When the Great Recession hit in 2008, most every business in America took a major hit that lasted for years. One of the few industries to benefit, though, were dollar stores. To put it indelicately, when more people are broke, more people are shopping for the cheapest thing available.
The success of these bargain stores that tend to sell in small units that result in a lower per item price culminated in a bidding war between Dollar General and Dollar Tree for competitor Family Dollar. Dollar Tree eventually won with an offer of about $9 billion in 2015 for Family Dollar’s more than 8,000 stores. The deal hasn’t worked out well. Family Dollar has dragged down the company, despite growth at Dollar Tree. In the latest earnings report, Dollar Tree saw its same-store sales increase 2.3 percent, while Family Dollar’s fell 0.4 percent, the Wall Street Journal reported.
Dollar Tree said it plans to renovate about 2,000 Family Dollars over the next two years, along with closing an unspecified number.
Among the casualties is Columbia’s Family Dollar on South High School Avenue. It’s not a surprise to anyone who has shopped there. For example, before the Columbia Christmas parade, when Dollar Tree was packed, we went to Family Dollar, which had not announced its closure yet, and were the only shoppers there. Among other things, it didn’t help when a clerk there was shot twice in the neck during an armed robbery earlier this year.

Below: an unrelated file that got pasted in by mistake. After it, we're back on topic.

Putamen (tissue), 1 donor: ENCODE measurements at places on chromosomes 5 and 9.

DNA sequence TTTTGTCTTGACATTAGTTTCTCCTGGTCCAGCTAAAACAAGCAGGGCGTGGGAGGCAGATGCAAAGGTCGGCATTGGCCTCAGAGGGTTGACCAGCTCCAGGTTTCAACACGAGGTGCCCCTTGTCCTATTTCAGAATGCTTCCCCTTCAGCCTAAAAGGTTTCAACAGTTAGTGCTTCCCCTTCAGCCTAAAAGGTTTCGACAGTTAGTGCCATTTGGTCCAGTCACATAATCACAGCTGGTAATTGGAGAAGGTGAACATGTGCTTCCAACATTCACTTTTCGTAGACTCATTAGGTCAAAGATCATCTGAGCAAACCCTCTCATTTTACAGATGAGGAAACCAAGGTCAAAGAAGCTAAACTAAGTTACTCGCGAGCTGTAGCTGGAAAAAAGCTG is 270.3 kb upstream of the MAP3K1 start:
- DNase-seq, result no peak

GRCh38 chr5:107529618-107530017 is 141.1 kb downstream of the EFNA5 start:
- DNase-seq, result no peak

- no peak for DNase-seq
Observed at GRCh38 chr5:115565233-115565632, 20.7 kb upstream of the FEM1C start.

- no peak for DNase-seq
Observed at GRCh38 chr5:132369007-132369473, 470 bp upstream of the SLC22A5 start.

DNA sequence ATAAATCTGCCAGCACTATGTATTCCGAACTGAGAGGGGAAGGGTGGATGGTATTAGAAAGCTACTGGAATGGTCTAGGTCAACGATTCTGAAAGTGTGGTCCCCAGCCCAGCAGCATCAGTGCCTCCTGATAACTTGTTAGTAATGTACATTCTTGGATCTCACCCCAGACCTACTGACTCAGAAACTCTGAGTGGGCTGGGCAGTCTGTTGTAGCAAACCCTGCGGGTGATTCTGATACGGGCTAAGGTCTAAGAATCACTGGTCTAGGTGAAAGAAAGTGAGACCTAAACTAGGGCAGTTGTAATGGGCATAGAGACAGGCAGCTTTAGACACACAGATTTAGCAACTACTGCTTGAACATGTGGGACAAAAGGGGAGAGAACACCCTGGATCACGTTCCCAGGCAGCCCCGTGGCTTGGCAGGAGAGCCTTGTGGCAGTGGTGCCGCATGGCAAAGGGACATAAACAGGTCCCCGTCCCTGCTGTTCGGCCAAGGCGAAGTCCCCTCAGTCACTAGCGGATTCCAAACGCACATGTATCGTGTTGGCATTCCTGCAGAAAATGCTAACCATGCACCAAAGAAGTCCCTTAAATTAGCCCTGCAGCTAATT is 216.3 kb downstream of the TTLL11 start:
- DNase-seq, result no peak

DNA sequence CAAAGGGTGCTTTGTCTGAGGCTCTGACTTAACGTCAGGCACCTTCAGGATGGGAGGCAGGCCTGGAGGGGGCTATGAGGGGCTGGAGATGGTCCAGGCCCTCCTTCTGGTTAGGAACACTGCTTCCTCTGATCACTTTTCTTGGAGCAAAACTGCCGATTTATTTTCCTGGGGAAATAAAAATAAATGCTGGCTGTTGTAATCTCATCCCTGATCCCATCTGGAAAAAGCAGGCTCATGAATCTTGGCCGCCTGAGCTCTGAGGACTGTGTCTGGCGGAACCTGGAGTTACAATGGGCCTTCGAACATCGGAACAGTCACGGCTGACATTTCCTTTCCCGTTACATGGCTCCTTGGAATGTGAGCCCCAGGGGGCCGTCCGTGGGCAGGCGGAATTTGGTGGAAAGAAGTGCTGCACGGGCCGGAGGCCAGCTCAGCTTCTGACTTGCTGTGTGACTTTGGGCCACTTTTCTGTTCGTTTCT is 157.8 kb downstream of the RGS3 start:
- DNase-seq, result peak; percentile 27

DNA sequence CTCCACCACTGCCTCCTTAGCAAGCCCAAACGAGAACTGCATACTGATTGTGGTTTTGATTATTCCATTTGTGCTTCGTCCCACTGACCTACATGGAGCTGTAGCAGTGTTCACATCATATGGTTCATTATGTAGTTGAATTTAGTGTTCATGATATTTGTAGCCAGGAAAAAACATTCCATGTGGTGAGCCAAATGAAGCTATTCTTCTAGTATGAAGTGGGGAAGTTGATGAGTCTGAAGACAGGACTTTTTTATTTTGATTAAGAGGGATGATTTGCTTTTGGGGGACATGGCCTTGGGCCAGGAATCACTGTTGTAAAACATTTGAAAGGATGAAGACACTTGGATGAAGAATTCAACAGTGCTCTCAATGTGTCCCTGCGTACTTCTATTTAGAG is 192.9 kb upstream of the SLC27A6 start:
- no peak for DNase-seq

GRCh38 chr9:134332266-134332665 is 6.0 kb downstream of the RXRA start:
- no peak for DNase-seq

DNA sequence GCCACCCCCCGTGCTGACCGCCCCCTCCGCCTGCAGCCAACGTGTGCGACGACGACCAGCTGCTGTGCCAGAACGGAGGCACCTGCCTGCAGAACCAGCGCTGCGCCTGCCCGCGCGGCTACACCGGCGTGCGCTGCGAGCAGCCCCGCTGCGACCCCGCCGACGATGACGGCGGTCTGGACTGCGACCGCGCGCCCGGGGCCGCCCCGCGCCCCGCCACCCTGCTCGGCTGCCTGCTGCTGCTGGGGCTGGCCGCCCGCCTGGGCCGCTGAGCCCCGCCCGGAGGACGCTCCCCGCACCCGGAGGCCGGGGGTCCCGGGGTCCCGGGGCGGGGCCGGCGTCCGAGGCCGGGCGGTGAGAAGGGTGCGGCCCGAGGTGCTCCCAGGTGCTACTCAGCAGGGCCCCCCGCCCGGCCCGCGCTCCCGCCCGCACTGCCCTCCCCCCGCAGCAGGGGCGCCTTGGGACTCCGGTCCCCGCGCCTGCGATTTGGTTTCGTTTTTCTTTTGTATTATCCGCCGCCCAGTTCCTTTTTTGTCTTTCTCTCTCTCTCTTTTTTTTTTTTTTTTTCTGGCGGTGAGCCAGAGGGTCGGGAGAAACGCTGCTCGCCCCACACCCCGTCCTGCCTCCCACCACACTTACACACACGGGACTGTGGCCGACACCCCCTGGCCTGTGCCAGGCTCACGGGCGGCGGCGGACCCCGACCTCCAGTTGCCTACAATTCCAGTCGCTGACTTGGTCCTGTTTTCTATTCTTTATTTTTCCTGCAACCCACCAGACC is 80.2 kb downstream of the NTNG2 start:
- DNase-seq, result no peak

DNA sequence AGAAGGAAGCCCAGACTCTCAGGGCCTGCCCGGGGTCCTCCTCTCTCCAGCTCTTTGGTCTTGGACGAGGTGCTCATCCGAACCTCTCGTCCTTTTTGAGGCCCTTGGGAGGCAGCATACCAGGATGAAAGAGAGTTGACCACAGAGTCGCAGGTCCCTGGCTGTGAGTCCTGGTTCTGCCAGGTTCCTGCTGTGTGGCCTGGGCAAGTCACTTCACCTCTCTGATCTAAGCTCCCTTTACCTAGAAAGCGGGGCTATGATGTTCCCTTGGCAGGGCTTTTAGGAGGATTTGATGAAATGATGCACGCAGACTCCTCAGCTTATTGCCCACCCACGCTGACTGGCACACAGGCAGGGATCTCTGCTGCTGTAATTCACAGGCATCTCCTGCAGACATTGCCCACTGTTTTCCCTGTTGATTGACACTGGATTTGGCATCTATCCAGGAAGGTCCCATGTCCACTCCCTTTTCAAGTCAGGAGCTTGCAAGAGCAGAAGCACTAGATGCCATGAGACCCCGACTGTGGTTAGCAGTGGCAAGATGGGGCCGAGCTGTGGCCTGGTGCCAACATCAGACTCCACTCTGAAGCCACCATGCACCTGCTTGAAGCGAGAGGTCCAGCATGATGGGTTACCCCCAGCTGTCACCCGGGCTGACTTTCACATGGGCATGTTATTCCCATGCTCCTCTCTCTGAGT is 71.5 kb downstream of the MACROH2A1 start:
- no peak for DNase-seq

But beyond extenuating circumstances like that, Dollar Tree and Dollar General have at least two things going for them that Family Dollar doesn’t.
First they differentiate their stores. In Dollar Tree’s case that’s a unique touch where everything costs exactly $1, which makes it a fun place to shop even for people who aren’t living in poverty. For Dollar General, it’s being located in extremely rural stores, like the newly opened ones in Goss and Sandy Hook, where other shopping options are few-to-none.
Secondly, their stores tend to be up-to-date and well organized.
Family Dollar misses out in both of those regards. Its stores aim mostly for low-income customers, yet don’t seem to do anything in particular to draw those people, and the shopping environment tends to be cluttered.
Yet Dollar Tree’s stock actually rose after its earnings announcement because stock owners believe the investments in improving Family Dollar will eventually pay off.
That’s an important lesson for other businesses. Even in today’s economy, where everyone is obsessed, usually to the detriment of themselves and their communities, with everything internet, brick-and-mortar stores can thrive if operated correctly. That means both a unique selling point and a well-managed, attractive store. Those simple things go a long way.
— Charlie Smith